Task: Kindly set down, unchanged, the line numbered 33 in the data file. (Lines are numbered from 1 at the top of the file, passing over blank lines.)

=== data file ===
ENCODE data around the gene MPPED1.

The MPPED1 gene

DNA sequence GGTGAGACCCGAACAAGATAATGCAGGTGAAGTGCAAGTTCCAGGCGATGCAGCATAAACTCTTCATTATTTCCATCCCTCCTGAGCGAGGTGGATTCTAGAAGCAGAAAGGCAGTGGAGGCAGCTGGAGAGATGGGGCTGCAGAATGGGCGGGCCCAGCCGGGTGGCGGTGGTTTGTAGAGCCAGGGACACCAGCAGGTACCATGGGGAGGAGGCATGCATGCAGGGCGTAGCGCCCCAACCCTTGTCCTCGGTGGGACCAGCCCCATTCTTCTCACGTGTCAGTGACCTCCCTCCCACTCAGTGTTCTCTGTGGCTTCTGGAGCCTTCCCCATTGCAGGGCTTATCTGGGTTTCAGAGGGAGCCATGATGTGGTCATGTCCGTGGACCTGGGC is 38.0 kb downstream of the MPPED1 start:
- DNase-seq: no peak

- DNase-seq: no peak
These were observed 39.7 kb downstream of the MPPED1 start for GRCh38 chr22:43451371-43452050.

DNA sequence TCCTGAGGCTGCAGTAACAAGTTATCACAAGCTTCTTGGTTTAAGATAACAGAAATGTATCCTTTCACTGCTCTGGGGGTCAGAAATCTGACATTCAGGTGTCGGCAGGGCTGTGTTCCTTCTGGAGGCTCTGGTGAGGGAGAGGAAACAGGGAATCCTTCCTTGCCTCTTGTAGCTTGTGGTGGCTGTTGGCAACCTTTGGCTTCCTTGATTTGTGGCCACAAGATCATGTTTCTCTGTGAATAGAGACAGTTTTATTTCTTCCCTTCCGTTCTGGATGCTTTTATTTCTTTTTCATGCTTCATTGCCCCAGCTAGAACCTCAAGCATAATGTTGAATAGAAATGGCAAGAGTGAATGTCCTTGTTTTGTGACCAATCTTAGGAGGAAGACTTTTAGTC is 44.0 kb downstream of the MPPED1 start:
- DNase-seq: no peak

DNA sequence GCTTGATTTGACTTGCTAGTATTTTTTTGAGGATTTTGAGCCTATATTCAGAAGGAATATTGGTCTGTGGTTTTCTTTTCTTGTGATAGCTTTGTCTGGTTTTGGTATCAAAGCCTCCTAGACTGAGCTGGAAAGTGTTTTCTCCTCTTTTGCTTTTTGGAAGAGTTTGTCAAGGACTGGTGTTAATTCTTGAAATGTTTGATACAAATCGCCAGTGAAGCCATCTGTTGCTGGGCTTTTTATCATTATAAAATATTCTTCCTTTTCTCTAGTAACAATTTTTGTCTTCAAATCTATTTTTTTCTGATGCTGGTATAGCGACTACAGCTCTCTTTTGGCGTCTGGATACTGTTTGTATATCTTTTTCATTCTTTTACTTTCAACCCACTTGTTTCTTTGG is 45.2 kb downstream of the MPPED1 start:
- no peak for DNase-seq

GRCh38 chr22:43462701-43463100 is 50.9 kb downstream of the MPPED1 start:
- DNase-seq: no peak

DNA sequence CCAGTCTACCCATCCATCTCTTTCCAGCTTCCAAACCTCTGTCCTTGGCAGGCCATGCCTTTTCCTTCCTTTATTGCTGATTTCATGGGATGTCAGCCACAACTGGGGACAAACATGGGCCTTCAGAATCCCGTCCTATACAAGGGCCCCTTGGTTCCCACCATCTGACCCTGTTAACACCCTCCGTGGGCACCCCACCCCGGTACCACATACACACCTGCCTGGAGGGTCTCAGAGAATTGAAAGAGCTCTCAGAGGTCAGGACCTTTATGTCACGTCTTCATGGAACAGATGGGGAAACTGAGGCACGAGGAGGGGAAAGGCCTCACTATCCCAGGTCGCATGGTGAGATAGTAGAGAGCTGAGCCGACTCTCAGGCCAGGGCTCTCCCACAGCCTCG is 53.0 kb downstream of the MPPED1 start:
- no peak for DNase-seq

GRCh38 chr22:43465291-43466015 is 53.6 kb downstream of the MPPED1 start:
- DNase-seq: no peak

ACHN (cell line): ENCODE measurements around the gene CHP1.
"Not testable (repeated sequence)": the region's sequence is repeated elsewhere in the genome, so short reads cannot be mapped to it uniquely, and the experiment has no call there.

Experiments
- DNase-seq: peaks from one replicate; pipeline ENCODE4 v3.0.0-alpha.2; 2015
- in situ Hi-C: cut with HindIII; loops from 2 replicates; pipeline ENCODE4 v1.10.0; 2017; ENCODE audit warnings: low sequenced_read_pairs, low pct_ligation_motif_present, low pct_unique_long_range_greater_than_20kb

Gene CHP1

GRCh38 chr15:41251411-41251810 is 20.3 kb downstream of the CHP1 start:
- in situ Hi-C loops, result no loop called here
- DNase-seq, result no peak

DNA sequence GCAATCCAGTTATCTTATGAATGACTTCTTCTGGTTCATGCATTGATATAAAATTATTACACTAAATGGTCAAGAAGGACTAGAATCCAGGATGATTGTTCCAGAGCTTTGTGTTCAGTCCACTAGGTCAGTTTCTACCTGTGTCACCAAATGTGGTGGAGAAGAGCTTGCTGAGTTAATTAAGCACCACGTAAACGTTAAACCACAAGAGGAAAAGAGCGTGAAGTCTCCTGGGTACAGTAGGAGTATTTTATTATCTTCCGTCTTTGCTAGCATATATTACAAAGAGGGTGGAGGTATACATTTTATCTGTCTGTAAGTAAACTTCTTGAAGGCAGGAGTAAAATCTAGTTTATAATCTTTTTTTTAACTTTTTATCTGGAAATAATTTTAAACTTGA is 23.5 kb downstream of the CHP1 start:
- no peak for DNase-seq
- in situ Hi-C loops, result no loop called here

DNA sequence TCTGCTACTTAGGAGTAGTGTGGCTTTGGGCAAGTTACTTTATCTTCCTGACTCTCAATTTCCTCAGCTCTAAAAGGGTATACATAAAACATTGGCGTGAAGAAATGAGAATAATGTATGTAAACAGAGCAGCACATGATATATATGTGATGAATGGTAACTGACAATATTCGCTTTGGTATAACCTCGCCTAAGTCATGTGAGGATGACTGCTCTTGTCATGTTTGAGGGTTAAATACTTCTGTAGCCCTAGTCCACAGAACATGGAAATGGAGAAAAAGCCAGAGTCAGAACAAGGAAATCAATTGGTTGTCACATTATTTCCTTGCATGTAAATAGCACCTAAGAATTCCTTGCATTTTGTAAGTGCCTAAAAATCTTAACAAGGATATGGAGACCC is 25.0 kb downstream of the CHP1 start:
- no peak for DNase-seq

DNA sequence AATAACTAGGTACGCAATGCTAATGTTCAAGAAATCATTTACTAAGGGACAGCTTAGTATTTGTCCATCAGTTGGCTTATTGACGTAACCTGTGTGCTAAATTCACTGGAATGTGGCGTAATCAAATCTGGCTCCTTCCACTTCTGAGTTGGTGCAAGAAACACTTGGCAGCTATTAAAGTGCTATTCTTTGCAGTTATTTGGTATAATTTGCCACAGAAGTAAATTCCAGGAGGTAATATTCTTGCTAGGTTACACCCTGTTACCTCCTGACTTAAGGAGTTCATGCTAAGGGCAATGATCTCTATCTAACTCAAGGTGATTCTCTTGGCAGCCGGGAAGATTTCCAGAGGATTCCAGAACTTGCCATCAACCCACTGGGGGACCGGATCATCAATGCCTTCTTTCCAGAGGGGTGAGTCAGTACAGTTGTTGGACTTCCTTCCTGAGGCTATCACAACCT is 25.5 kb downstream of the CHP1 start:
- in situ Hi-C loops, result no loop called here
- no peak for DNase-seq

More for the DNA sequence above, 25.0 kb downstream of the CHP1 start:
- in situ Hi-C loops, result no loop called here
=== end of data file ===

- no peak for DNase-seq